"How did you know you wanted to be a teacher?"
These are words we have all heard (most likely more times than we can count on our hands). Like you, I have been asked this question at PD sessions, conferences, staff orientations, and in casual conversation, but it is one I finally came to terms answering once I hit a decade of being an educator.
Year 10 did not bring about a new level of enlightenment or expertise, it simply took me 10 years to come to terms with the reality of how I became an educator, because I feared how people would react when they found out education chose me first.
My journey as an educator looks quite different from most whom I have come into contact with.
Like most things in life there is societal expectations of the sequence in which progressions in life occur. For example: you graduate high school, go to university, get a job, get married, and have kids.
The same could be said for becoming an educator: go to university, complete a teacher preparation program, train under an experienced educator, apply for a job.
However, we know this is not how life works as there is no such thing as normal (as much a society would like to claim there is), but it doesn't mean we still don't expect sequential orders. I would even go as far to claim it throws most individuals temporarily off balance when the sequence is jumbled, broken, or ignored.
So as you might have guessed, I jumbled up the sequence for becoming an educator.
More than a decade ago a private school principal approached me knowing his school had need for my expertise in graphic design, communication, and advertising. A part-time teaching, part-time graphic design position followed. I had no teaching experience and at the time no teaching credential. I never saw education in my future. I envisioned myself becoming a corporate graphic designer or an Art Director, not an educator.
And this is why I say that education chose me first.
Education chose me first by placing a principal in my life who took a risk on a an individual without teaching experience, but a wealth of knowledge in her subject area.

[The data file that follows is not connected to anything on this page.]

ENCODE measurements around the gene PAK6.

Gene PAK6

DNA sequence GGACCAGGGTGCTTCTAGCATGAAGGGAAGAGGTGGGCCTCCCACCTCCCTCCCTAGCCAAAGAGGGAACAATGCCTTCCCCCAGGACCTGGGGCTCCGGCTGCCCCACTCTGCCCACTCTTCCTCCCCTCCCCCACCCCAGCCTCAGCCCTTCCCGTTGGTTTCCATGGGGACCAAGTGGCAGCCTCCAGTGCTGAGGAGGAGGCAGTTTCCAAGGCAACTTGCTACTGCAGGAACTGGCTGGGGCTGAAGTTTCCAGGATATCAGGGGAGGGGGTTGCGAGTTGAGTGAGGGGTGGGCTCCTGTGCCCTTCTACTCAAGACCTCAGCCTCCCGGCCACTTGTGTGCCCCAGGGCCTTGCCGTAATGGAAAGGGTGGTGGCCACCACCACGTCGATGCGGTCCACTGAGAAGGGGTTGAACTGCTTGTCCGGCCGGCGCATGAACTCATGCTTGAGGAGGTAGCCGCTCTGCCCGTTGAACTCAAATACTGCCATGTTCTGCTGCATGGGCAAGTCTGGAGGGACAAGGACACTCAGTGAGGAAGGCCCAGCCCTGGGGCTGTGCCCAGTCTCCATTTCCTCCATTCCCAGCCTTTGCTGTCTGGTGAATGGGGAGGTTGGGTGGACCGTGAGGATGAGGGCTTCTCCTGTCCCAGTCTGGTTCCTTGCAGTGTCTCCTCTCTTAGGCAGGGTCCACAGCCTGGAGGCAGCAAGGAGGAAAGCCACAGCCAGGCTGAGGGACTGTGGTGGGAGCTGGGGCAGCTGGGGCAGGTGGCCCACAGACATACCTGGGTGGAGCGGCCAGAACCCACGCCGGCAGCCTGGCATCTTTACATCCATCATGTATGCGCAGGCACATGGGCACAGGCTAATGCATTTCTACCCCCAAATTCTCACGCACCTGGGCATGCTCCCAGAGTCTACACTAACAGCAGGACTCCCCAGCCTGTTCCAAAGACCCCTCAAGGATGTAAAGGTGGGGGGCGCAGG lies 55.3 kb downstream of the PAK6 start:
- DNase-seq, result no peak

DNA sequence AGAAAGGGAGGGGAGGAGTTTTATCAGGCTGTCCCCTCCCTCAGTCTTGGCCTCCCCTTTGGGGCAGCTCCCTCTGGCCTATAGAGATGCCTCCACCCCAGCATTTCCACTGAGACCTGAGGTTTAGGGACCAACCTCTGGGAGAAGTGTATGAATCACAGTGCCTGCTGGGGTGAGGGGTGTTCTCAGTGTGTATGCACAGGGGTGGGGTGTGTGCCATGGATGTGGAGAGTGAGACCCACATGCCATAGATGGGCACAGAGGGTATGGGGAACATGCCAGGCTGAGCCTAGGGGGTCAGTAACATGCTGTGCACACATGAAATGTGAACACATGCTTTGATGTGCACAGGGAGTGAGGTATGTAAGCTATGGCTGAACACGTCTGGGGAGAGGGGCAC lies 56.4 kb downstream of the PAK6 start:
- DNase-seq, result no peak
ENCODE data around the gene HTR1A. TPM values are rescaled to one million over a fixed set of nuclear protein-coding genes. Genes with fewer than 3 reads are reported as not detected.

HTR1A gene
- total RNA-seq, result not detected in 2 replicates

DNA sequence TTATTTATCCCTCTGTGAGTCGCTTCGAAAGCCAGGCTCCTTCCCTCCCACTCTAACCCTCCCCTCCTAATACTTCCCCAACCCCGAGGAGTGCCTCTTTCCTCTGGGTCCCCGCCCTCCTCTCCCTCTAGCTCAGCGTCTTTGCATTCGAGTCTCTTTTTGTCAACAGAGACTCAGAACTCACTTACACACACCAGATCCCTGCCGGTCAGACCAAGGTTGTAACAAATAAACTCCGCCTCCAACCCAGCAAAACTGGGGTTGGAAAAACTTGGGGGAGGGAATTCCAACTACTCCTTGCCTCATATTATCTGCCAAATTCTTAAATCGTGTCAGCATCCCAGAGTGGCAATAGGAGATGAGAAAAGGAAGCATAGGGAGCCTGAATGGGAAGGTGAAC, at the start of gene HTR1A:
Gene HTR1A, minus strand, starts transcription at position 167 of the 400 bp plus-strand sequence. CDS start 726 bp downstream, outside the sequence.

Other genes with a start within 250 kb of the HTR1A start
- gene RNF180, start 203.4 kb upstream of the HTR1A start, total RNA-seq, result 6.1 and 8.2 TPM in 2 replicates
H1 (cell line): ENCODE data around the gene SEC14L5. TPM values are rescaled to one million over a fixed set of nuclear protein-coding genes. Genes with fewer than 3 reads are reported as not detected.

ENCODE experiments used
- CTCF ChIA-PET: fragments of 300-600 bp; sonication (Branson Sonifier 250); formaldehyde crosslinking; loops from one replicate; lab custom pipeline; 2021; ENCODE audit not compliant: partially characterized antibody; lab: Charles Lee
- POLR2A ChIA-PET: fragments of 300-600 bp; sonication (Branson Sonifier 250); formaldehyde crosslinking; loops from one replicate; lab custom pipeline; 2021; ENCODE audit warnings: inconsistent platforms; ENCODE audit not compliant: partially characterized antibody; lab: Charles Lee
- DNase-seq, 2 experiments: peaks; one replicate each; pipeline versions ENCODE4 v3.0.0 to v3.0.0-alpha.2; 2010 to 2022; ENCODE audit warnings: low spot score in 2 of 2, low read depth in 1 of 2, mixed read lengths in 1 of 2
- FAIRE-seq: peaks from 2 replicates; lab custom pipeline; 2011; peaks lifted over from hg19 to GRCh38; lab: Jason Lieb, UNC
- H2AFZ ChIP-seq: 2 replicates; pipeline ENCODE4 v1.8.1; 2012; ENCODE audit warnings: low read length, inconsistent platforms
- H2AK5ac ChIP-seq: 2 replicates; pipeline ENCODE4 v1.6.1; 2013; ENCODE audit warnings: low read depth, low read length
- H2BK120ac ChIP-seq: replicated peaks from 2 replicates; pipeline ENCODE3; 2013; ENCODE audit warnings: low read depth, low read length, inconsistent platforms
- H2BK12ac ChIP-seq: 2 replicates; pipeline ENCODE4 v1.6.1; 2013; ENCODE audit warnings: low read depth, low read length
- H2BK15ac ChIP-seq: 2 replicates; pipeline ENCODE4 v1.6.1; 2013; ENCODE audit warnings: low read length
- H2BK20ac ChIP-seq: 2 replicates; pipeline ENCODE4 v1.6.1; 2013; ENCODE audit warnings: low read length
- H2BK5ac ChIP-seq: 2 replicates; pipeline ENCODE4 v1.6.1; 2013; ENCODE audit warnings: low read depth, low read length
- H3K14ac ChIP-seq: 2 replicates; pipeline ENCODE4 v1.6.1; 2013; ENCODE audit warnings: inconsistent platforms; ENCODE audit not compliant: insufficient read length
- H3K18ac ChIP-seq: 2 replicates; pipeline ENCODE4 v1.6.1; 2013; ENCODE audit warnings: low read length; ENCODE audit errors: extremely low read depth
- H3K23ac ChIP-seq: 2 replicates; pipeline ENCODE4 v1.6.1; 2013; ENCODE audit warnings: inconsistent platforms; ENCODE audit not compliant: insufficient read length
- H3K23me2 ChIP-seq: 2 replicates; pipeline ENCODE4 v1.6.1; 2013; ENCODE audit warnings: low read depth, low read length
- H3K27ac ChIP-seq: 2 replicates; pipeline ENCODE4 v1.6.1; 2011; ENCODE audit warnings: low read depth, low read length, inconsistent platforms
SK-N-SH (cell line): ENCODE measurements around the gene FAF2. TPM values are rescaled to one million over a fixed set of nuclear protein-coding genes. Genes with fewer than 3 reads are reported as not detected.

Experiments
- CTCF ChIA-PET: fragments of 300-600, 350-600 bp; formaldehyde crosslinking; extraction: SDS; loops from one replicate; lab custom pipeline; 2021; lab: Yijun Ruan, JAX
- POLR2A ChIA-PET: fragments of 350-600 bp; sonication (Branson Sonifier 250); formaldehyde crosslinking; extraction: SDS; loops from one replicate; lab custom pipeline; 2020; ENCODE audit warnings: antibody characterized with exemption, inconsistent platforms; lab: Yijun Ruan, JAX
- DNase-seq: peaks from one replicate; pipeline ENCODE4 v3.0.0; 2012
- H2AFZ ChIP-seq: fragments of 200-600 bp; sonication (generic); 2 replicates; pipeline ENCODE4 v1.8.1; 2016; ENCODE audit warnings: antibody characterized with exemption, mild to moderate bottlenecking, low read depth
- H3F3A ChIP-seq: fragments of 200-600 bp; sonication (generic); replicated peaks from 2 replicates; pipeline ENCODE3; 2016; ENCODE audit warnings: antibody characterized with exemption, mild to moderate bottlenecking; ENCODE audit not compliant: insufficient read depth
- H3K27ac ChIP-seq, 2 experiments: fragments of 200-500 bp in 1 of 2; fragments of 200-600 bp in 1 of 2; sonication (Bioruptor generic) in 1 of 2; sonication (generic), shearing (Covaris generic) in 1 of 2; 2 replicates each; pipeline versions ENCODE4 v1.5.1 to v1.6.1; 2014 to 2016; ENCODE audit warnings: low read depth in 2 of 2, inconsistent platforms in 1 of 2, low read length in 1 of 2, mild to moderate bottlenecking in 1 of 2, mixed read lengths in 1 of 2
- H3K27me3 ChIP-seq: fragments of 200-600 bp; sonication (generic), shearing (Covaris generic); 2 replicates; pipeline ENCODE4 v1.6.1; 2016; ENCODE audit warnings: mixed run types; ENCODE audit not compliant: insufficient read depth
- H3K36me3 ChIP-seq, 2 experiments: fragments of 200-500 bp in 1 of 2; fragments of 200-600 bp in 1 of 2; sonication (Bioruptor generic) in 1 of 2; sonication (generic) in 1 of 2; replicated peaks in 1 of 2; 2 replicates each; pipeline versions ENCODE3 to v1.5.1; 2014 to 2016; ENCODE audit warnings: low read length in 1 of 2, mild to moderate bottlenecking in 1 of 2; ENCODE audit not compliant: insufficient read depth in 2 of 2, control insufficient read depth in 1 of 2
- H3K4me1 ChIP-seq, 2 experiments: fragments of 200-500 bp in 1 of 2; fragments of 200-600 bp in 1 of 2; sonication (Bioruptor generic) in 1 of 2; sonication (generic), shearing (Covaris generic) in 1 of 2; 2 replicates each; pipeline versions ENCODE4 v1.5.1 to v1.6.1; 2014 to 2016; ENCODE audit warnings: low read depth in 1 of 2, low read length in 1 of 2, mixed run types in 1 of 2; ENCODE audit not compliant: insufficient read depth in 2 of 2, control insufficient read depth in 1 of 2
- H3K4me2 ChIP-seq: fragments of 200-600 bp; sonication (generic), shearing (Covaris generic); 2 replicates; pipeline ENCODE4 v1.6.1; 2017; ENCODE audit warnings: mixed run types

Education chose me when it placed strong mentors in my life without me being aware at the time.
Education chose me by slowly easing me into more courses at the school as my years as an educator increased.
Education chose me by allowing my ego to realise it is okay for students to teach me, I do not have to have all the answers.
Education chose me when I realised my students want authenticity not artificiality, I thought and still think this is one of the coolest traits of Generation Z.
Education chose me when it slowly softened my heart to young people and revealed to me how incredible life is when I get to interact with amazing people every day.
Education chose me when it taught me the value and impact an educator has in a young persons life.
Education chose me when I excitedly said "yes" to getting my certification, and when it provided me the perseverance to succeed.
Education chose me when I said "yes" to going back to school to get my masters degree because I desired for the assurance that my students were getting the best education possible.
Education chose me when it would wake me up excited to go to work every day. Spoiler Alert: I still get excited to go to work every day, though I might consume a bit more caffeine than I used to.
In return I chose to reciprocate my love back to education not simply because I love learning, because I could do that anywhere and any time.
I chose education for the students, for the future, to empower young people to believe in themselves and others, and because I want to be a part of something so much bigger than myself.
I could have never envisioned this amazing life as an educator, because that is what it is, amazing, indescribable, and an adventure.
I am lucky education chose me first, because I would be missing it, even if I didn't know I needed it.
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